Earth's cloudy past could reveal exoplanet details

Jan 24, 2012 By Nola Taylor Redd
Earth’s clouds as seen from the space shuttle. Clouds cluster over vegetative landforms and along ocean currents, reflecting light from the Sun into space. Credit: NASA Johnson Space Center Collection

The pattern of clouds on Earth is largely determined by the arrangement of the continents below. Now, astronomers are modeling the clouds at different periods in Earth's past to better understand what alien worlds might look like.

Two astronomers from Spain are trying to determine how brightly would shine in the age of the dinosaurs. Their results not only reveal how Earth would look to a distant observer, but could also help astronomers determine the layout of landforms on faraway planets.

Rather than relying on , the pair analyzed the relationship between cloud cover and landforms to calculate how clouds would gather over different regions.

“When you look at the planet...it has a given distribution of continents and clouds,” said Enric Palle, of the Astrophysical Institute of the Canary Islands (IAC).

“But it has not always been the same.”

With the relationship in hand, they looked back in time to measure how much the brightness of the planet would vary as the continents of Earth shifted 90, 230, 340, and 500 million years ago, when the planet had a different layout.

Studying the changes in the light reflected from the Sun (the albedo) could help astronomers figure out what might lay under the clouds of extrasolar planets.

When life tries to hide

Palle and lead author Esther Sanroma, also of the IAC, used 23 years worth of data on the global distribution of clouds over various landforms from the International Satellite Cloud Climatology Project. Detailed landform models from paleogeologist Ron Blakely provided them with a layout of the Earth over four different time periods.

They wanted to look farther back, but the atmosphere has only had a similar temperature and composition for the last half billion years.

They found that for much of Earth’s history, the daily variations were minimal. Such small shifts would be a challenge to measure from a distance.

However, 500 million years ago, there were huge swings in the light as the planet rotated each day. The variations were four times as large as changes in other periods.

The authors attribute this to two causes.

First, the land masses were closer together, rather than spread out, leaving wider expanses of oceans. These result in a wildly different cloud distribution.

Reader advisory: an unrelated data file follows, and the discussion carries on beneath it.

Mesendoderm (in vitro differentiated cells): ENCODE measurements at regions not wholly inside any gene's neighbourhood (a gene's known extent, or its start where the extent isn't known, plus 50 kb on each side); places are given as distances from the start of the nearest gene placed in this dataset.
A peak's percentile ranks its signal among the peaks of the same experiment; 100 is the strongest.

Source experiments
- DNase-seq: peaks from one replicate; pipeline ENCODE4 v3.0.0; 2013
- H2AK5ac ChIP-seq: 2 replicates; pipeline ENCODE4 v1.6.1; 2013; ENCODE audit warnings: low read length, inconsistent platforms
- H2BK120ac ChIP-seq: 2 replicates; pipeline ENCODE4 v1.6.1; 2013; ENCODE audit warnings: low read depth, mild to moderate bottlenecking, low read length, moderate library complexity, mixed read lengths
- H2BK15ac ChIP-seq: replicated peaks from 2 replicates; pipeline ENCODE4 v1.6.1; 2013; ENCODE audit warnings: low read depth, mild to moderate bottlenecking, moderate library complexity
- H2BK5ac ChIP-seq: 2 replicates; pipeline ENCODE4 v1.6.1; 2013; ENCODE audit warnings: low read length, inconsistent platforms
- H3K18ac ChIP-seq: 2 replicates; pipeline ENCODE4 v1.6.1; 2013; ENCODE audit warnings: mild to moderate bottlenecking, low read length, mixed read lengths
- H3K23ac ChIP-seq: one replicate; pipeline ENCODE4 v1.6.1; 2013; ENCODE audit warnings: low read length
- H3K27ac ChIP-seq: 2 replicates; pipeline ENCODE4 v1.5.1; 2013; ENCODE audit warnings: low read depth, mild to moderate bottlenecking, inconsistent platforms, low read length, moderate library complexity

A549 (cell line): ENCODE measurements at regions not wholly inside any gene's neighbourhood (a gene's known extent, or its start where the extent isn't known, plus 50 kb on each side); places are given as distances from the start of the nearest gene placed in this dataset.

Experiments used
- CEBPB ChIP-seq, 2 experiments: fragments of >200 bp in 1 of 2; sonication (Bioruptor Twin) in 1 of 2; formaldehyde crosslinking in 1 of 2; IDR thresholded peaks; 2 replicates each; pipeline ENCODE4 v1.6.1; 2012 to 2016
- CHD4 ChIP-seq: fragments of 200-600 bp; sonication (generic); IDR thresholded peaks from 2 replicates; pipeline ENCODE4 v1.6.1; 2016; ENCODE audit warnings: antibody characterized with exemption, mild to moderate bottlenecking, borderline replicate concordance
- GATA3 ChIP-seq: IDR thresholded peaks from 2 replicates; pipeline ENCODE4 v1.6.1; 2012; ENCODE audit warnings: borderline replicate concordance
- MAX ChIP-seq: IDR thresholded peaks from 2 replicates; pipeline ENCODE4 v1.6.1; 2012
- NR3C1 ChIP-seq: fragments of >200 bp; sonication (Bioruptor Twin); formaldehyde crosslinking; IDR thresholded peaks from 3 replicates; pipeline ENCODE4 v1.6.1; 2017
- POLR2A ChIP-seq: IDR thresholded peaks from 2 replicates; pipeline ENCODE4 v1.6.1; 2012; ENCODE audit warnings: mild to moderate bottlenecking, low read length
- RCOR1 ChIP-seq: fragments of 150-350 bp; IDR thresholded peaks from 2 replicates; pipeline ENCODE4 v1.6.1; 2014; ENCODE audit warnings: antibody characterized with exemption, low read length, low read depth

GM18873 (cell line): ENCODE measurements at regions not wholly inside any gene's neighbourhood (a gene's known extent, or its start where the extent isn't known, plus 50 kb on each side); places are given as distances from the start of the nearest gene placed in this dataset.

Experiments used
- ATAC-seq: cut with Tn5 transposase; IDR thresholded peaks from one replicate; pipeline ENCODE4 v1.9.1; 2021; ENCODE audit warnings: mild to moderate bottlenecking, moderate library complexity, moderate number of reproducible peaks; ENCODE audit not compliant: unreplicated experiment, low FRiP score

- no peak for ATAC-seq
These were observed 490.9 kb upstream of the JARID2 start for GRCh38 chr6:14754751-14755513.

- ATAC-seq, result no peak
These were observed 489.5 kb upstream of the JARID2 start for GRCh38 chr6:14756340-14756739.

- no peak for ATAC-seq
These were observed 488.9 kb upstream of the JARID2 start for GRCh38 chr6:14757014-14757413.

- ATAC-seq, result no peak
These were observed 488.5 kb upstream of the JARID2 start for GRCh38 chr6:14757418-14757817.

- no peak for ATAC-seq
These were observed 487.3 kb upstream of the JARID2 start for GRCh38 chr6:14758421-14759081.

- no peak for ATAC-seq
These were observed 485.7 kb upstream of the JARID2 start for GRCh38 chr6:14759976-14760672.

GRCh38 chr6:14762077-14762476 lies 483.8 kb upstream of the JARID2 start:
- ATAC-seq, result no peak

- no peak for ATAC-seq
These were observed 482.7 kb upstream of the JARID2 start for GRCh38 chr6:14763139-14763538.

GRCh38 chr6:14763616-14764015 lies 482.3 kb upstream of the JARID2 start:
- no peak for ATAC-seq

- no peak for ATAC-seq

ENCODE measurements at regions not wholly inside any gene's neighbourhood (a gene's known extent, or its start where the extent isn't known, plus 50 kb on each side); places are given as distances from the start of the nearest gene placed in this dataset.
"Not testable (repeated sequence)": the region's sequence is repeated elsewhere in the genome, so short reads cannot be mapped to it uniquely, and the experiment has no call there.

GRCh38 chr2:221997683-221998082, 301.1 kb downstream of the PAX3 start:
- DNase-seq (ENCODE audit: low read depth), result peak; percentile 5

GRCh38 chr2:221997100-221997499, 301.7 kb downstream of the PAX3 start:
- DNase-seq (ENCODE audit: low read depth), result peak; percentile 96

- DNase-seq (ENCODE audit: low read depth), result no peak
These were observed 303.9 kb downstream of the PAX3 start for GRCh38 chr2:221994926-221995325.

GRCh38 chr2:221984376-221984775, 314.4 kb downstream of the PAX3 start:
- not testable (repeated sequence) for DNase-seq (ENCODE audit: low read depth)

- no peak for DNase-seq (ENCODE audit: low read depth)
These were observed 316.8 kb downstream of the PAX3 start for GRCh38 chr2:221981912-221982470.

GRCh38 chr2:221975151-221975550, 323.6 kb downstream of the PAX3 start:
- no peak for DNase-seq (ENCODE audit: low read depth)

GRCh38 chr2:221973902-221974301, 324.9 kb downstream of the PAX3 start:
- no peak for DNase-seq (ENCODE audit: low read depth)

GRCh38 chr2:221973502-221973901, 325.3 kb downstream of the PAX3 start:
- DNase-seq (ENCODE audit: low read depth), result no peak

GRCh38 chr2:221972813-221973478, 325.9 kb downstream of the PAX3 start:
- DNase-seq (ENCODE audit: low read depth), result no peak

The Earth’s continents 85 million years ago. The different continental distribution would have influenced cloud cover.

Second, the land half a billion years ago was all desert, completely bare of all life.

”Five hundred million years ago is the time in which life evolved from oceans to land,” Palle said.

As plants began to cover the land, the cloud arrangement shifted. Deserts have few clouds, because there is very little water vapor in the air. Thus, the advent of life brought changes that would have made Earth more difficult to examine from space.

“We camouflaged ourselves, and made it more difficult for a distant observer to characterize the Earth,” Palle said.

The process could work in reverse - a light curve with small changes could potentially indicate vegetation on another planet.

Of course, astronomers studying an exoplanet would need more information before they could definitively reach such a conclusion.

In December, astronomers announced the discovery of Kepler-22b, the first planet in the habitable zone of a sun-like star. Though its gas envelope raises the temperature too high for liquid water on the surface, other rocky planets within similar distances from their star could potentially boast water and clouds. Image credit: NASA/Ames/JPL-Caltech

The link between land and clouds

Watching your local weather, it might seem as though the movement and behavior of clouds are random, but in fact they are not. Wider trends emerge when you look at the planet on a global scale.

“There are some spots on Earth that are always cloudy, like over the Amazon rainforest, and there’s other spots like the Sahara desert which are always clear,” said planetary scientist Sara Seager, of the Massachusetts Institute of Technology. Seager, who was not involved in this research, models the atmospheres of exoplanets.

Rather than relying on climate modeling to predict how clouds would behave, Palle and Sanroma decided to take advantage of these trends.

Their model assumes that such patterns would continue in the past, with clouds behaving the same way over oceans and deserts as they do today.

“Big cloud patterns, on a global scale, are tied to the continental distribution and ocean circulation,” Palle said.

By applying this pattern to other time frames, they were able to calculate how widely the brightness of Earth would change over the course of its daily rotation.

“This is a different way of looking at the problem,” Seager said.

According to Palle, a new approach was necessary to look so far back in time.

He points out that we have about 30 global models predicting the cloud formation in a hundred years in the future. Though they agree that the temperature will change in response to an increase in carbon dioxide, they provide a range of responses to how the clouds will react - and no one knows which one might be correct.